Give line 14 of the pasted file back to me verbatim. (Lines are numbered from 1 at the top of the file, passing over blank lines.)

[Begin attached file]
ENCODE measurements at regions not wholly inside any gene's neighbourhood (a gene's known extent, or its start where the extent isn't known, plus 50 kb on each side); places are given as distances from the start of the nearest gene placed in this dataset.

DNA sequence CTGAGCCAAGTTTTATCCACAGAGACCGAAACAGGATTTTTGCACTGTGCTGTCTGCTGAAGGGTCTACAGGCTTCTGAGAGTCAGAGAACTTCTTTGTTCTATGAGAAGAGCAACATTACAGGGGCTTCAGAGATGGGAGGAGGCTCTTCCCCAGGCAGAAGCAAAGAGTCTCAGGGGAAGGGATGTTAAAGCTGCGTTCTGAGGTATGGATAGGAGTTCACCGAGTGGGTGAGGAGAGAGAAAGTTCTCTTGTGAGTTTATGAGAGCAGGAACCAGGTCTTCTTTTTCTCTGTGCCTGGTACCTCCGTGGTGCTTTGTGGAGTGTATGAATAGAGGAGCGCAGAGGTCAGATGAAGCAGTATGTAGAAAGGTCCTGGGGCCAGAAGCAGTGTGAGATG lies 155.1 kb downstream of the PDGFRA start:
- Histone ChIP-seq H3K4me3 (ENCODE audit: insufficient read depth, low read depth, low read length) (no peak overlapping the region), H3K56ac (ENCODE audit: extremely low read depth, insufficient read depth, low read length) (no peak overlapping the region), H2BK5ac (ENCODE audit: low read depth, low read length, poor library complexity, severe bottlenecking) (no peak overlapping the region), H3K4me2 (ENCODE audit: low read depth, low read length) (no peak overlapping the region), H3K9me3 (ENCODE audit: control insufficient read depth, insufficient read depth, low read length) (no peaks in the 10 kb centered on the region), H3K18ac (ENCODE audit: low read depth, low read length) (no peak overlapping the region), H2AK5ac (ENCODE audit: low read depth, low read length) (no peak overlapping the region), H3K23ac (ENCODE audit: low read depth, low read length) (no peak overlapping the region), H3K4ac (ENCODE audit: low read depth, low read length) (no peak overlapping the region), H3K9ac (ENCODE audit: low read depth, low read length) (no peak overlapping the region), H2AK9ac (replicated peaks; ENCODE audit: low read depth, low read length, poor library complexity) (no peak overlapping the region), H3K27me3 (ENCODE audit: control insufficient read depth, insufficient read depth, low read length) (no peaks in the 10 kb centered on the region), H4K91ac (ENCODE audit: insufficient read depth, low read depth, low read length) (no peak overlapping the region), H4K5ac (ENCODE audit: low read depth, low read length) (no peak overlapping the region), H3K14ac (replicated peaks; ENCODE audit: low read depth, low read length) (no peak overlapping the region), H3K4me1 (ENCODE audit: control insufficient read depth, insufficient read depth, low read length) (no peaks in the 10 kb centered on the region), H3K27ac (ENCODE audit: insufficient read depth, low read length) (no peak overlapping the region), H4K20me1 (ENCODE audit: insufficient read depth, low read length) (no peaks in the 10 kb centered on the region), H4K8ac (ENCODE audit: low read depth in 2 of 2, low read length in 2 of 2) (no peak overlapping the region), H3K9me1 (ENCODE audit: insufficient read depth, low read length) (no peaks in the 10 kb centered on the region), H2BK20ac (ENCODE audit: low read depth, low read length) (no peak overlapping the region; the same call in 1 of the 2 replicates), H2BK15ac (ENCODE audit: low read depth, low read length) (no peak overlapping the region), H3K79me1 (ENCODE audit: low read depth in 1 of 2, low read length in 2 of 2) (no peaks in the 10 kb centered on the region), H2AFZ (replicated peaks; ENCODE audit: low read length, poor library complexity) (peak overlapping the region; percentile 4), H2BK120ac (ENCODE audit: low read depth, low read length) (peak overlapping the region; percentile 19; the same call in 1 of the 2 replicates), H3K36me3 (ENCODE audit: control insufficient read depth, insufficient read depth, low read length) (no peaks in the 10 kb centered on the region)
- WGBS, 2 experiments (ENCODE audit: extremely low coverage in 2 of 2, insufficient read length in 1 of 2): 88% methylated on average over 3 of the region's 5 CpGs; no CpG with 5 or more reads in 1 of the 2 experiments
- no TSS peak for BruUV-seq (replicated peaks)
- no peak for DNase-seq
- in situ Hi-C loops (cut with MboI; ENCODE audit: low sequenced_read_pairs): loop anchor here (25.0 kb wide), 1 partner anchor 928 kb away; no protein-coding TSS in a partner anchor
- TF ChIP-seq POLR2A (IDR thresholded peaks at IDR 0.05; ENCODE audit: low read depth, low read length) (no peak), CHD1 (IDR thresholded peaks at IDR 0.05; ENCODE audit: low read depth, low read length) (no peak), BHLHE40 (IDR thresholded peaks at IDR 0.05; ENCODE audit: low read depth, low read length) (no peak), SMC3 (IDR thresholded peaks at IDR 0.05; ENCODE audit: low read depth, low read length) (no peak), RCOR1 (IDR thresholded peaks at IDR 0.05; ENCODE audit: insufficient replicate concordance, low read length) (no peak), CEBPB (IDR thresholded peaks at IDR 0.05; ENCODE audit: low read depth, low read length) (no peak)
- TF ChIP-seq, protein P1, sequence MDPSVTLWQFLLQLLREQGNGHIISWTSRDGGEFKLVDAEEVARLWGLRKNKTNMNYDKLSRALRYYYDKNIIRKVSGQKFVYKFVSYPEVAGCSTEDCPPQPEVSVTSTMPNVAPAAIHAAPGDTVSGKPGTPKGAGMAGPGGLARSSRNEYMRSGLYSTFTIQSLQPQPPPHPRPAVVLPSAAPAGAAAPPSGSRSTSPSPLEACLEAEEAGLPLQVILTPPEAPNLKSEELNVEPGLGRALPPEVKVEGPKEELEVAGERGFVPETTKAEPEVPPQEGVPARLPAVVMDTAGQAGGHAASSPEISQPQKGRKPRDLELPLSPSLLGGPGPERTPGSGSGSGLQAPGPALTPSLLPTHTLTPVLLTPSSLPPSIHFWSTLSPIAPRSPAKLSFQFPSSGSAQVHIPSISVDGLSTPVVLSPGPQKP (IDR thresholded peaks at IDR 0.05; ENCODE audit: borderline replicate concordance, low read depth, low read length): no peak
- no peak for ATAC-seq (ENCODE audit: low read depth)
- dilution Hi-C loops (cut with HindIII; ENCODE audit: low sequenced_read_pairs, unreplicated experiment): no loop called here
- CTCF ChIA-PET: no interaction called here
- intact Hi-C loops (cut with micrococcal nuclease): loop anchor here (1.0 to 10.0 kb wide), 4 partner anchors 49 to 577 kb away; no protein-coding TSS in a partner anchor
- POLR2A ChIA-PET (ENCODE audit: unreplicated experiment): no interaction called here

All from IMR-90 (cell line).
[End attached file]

- POLR2A ChIA-PET (ENCODE audit: unreplicated experiment): no interaction called here